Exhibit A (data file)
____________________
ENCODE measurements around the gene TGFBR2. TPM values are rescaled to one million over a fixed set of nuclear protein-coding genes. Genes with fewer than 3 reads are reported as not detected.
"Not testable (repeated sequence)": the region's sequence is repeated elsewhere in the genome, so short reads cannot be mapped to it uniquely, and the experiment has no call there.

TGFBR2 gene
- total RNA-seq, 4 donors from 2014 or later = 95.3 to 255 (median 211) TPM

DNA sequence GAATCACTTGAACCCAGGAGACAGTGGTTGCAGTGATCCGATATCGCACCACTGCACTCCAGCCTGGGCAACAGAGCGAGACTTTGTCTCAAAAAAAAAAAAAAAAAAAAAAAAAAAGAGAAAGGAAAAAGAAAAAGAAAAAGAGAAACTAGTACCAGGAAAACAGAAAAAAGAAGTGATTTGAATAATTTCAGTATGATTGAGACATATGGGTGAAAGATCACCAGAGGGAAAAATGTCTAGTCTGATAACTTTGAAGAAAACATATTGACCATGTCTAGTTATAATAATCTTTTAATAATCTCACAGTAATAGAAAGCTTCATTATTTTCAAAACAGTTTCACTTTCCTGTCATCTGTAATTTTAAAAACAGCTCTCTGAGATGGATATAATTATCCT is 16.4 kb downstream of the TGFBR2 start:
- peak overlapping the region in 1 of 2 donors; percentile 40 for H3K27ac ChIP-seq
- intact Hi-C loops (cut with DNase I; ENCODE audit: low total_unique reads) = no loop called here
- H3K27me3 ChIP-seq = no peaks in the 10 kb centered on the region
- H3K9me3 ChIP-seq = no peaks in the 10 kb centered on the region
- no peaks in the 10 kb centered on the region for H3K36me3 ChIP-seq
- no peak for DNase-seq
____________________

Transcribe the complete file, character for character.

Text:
ENCODE measurements around the gene TGFBR2. TPM values are rescaled to one million over a fixed set of nuclear protein-coding genes. Genes with fewer than 3 reads are reported as not detected.
"Not testable (repeated sequence)": the region's sequence is repeated elsewhere in the genome, so short reads cannot be mapped to it uniquely, and the experiment has no call there.

TGFBR2 gene
- total RNA-seq, 4 donors from 2014 or later = 95.3 to 255 (median 211) TPM

DNA sequence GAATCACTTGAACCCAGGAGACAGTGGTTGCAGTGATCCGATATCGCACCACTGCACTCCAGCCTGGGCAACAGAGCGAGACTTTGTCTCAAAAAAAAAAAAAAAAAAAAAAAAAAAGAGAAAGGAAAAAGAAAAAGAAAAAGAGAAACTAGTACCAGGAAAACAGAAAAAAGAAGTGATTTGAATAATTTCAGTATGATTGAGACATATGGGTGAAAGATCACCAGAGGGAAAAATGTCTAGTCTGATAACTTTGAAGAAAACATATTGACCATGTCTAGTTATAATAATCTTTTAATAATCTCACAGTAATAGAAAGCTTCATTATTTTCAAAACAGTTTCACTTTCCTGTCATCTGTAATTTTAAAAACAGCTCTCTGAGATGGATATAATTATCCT is 16.4 kb downstream of the TGFBR2 start:
- peak overlapping the region in 1 of 2 donors; percentile 40 for H3K27ac ChIP-seq
- intact Hi-C loops (cut with DNase I; ENCODE audit: low total_unique reads) = no loop called here
- H3K27me3 ChIP-seq = no peaks in the 10 kb centered on the region
- H3K9me3 ChIP-seq = no peaks in the 10 kb centered on the region
- no peaks in the 10 kb centered on the region for H3K36me3 ChIP-seq
- no peak for DNase-seq